You can find a ton of other free streaming platforms on Google, but you should avoid streaming from any website that looks dubious. These websites are usually operated illegally, and they aren’t always safe to use.

Watch on a TV Network’s Website

Watching Adult Swim on the web for free

If you’re trying to watch a show from a specific network, then check their website. It sounds silly, but most sites will allow you to stream some (or all) episodes of a series for free. Lifetime, for example, allowed people to stream the R Kelly docuseries for free for a short time, and networks like Adult Swim routinely stream live TV for free.

Need a list of networks that offer free content? Check out FOX, BETCBS, AMC, ABC, The CW, Cartoon Network, and NBC. You can also stream free shows from public broadcasting networks, like PBS or the BBC (but you’ll need a VPN to watch shows from the BBC because the service is exclusive to Europe).

Dust Off Your Library Card

As odd as it sounds, you can stream shows and movies from your local library. All you need is a library card and a website like OverDrive or Hoopla. Your public library is guaranteed to have a wide variety of shows and movies, enough that you may forget about streaming services entirely. And you can forget about that Disney+ subscription for a while because most libraries carry a decent selection of Disney films (well, the classic Disney films).

If you’re trying to save money, these websites are a lifesaver. You can use them to borrow digital copies of books, comics, music, and audiobooks from your public library. And don’t worry, you may not even have to drive to a physical library to apply for a library card. Just Google the name of your local library card along with the word “apply.”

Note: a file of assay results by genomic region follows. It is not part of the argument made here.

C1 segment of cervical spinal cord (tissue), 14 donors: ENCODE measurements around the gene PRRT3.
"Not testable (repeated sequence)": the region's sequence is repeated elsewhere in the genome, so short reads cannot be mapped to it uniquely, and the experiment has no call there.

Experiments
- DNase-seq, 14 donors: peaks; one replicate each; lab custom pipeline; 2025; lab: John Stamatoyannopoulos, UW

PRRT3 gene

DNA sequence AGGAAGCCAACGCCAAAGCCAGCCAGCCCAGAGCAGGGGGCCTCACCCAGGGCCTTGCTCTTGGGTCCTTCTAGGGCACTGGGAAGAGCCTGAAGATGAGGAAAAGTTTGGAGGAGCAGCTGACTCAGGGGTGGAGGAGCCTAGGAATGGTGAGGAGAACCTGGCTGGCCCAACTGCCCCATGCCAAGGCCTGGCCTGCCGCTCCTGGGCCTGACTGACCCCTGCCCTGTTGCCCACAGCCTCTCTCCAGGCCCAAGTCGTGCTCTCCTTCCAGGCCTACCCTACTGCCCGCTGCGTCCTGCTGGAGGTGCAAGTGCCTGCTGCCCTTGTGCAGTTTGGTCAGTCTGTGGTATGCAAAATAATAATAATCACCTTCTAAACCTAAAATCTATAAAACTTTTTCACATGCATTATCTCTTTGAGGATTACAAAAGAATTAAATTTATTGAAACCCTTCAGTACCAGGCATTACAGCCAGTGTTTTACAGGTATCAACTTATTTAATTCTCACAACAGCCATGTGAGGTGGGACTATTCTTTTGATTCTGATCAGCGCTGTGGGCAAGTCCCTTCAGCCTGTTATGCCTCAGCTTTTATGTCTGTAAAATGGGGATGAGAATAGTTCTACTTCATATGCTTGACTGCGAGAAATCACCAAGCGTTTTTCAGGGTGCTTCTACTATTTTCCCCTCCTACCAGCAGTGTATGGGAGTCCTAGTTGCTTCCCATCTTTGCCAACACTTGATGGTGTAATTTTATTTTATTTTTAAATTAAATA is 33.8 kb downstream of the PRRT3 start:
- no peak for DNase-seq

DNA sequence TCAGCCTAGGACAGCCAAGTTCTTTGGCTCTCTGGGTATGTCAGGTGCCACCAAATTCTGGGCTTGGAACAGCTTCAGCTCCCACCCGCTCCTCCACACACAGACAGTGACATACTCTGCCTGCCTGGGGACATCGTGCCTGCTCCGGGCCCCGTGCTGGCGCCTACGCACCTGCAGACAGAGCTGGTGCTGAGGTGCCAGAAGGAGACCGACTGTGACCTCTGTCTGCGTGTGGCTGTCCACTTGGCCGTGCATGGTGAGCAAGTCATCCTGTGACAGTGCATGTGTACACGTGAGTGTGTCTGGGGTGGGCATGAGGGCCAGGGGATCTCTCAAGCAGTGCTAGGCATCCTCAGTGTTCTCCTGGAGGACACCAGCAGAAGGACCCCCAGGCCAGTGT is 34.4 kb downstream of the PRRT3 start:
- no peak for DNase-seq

Your local library offers other free digital content, too, from eBooks and audiobooks to online newspapers. And, if you’re willing to head to the library in person, you might find a nice selection of Blu-Rays, DVDs, and CDs you can borrow for free.

RELATED: Not Just Books: All the Free Digital Stuff Your Local Library Might Offer

Take Advantage of Free Trials

Free Netflix trial

Free streaming sites don’t always have the shows that you want. Luckily, services like Netflix and Hulu usually offer a month-long free trial. These trials are useful when you know exactly what you want to watch, but you should think of them as a last resort. Free trials can only be used once (kind of), and you can end up with a bill at the end of the month if you forget to cancel your account.

That being said, you can sometimes rig the free trial system to work forever. Most streaming services identify you by your email address and card information. By signing up for a free trial using different cards and email addresses, you can perpetually hang onto a free trial. Sadly, this method isn’t just a test of your moral fortitude; it’s also a little half-baked. Streaming services can verify your identity by checking your IP address or your credit card’s mailing address, and they’ll (justifiably) deny you a free trial if they smell anything fishy.

Andrew Heinzman Andrew Heinzman
Andrew Heinzman writes for How-To Geek and Review Geek. Like a jack-of-all-trades, he handles the writing and image editing for a mess of tech news articles, daily deals, product reviews, and complicated explainers.
Read Full Bio »